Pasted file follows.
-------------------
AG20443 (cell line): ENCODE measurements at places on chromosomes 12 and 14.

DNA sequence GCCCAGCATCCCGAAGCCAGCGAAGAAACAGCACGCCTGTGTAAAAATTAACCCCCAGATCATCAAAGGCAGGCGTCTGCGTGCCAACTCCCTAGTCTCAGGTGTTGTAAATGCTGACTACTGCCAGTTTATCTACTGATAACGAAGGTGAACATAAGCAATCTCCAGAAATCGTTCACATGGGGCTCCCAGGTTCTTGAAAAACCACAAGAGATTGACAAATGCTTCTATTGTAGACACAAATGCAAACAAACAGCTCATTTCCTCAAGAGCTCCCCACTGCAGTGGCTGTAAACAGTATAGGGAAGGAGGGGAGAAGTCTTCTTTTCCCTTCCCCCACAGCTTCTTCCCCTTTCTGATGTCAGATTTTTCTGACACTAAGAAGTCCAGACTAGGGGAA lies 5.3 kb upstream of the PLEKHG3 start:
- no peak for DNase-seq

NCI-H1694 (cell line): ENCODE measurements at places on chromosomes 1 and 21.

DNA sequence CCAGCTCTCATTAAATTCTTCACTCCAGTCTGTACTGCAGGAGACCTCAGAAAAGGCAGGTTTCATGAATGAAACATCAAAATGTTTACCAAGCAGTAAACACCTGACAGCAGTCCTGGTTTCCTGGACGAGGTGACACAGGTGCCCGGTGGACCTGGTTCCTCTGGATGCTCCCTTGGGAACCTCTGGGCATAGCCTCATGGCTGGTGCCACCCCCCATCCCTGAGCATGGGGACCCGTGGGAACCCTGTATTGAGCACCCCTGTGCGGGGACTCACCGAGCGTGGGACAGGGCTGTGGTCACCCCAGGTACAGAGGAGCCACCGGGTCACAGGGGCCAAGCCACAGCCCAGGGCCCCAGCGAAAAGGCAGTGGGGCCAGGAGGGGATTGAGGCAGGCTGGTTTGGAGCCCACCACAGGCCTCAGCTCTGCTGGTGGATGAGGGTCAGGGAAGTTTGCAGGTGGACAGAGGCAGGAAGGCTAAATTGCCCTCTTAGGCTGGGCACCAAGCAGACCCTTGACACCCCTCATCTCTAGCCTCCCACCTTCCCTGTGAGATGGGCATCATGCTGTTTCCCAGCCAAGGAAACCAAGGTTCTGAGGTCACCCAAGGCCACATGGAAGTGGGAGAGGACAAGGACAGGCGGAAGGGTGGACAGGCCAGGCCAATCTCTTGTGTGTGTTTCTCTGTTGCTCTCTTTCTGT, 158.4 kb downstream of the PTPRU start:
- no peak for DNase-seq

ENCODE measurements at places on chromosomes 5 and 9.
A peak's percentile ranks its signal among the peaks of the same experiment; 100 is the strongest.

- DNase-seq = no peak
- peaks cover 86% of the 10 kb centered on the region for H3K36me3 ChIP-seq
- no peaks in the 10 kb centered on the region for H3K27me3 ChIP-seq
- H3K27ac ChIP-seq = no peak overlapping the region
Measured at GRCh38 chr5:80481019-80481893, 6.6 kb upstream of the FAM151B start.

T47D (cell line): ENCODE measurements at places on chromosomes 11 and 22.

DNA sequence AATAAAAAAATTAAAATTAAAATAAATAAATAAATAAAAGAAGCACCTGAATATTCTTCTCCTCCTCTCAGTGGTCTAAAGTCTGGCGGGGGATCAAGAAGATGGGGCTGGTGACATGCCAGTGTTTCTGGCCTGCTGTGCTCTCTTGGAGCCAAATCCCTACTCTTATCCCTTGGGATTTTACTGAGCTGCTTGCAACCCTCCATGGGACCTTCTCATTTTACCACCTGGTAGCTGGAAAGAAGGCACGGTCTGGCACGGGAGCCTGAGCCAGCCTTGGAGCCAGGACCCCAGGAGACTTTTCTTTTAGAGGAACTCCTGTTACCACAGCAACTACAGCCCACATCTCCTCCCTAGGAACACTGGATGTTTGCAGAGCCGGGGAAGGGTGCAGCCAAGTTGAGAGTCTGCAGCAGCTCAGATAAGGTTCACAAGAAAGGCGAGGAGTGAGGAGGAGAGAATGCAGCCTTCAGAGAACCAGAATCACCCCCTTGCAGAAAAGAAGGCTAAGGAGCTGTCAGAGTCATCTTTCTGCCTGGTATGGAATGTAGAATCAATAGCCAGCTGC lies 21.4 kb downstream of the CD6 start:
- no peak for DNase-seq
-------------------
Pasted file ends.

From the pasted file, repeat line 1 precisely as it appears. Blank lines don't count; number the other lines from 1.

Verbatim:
AG20443 (cell line): ENCODE measurements at places on chromosomes 12 and 14.